Part of the American History & Genealogy Project

Constance Cary Harrison 1843 ~ 1920

 


Constance Cary Harrison

Was before her marriage Constance Cary, of Virginia, and on her father's side she is descended from Colonel Miles Carey of Devonshire, England, who emigrated to America and settled in Virginia about the middle of the seventeenth century, and during the rule of Sir William Berkeley was one of the king's council. Her father, Archibald Cary, of Gary's Brook, Virginia, was the son of Virginia Randolph, who was the ward and pupil of Thomas Jefferson and sister of his son-in-law, Thomas Mann Randolph. Her mother was the youngest daughter of Thomas Fairfax, Baron of Cameron, who resided upon a large plantation in Fairfax, Virginia. It is said Mrs. Harrison inherits her literary taste from her grandmother on her father's side, Mrs. Wilson Jefferson Gary, who was herself a writer, and whose father's writings exerted quite an influence over Thomas Jefferson.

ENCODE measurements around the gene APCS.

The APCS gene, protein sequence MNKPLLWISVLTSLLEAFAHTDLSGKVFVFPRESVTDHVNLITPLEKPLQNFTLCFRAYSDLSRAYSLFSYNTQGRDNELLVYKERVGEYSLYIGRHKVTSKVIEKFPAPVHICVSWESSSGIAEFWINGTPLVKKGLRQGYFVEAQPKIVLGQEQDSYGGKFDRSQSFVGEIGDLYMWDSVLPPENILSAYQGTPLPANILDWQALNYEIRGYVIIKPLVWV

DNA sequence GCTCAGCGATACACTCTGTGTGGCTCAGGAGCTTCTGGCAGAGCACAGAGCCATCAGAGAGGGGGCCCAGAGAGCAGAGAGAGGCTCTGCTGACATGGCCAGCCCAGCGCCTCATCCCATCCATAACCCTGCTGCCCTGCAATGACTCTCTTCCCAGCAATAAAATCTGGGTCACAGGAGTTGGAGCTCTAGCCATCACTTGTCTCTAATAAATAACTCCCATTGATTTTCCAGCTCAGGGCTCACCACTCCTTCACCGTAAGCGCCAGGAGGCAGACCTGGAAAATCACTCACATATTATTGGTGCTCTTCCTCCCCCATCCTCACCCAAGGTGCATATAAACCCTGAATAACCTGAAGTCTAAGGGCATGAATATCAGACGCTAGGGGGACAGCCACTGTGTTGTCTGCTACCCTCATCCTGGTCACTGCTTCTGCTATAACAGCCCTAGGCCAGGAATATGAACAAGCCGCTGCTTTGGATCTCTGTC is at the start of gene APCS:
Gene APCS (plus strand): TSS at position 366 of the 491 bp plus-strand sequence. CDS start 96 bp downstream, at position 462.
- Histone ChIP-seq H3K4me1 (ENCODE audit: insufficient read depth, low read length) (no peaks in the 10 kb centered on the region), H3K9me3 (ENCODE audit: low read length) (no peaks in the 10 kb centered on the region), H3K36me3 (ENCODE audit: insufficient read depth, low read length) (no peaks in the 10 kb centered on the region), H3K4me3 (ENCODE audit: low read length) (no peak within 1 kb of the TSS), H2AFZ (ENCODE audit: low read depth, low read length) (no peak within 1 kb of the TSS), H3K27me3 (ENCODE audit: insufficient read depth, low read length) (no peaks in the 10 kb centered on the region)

Mrs. Harrison's first story was written when she was but seventeen years of age. The Civil War brought an end to her literary aspirations and the loss of her home necessitated her mother and herself living abroad for some years.

After her return to this country she married Burton Harrison, a prominent member of the New York Bar. Charles A. Dana was a great friend of Mrs. Harrison and gave her the agreeable task of editing "Monticello Letters," and from this she gleaned the matter which was the basis of her story, "The Old Dominion." Some of the stories that she has written are: "Helen of Troy," "The Old-Fashioned Fairy Book," "Short Comedies for American Players," a translation; "The Anglomaniacs," "Flower-de-Hundred." "Sweet Bells Out of Tune," "A Bachelor Maid," "An Errant Wooing," "A Princess of the Hills," "A Daughter of the South." Mrs. Harrison resides is New York, and is still busy with her pen.

Women of America

Source: The Part Taken by Women in American History, By Mrs. John A. Logan, Published by The Perry-Nalle Publishing Company, Wilmington, Delaware, 1912.

 

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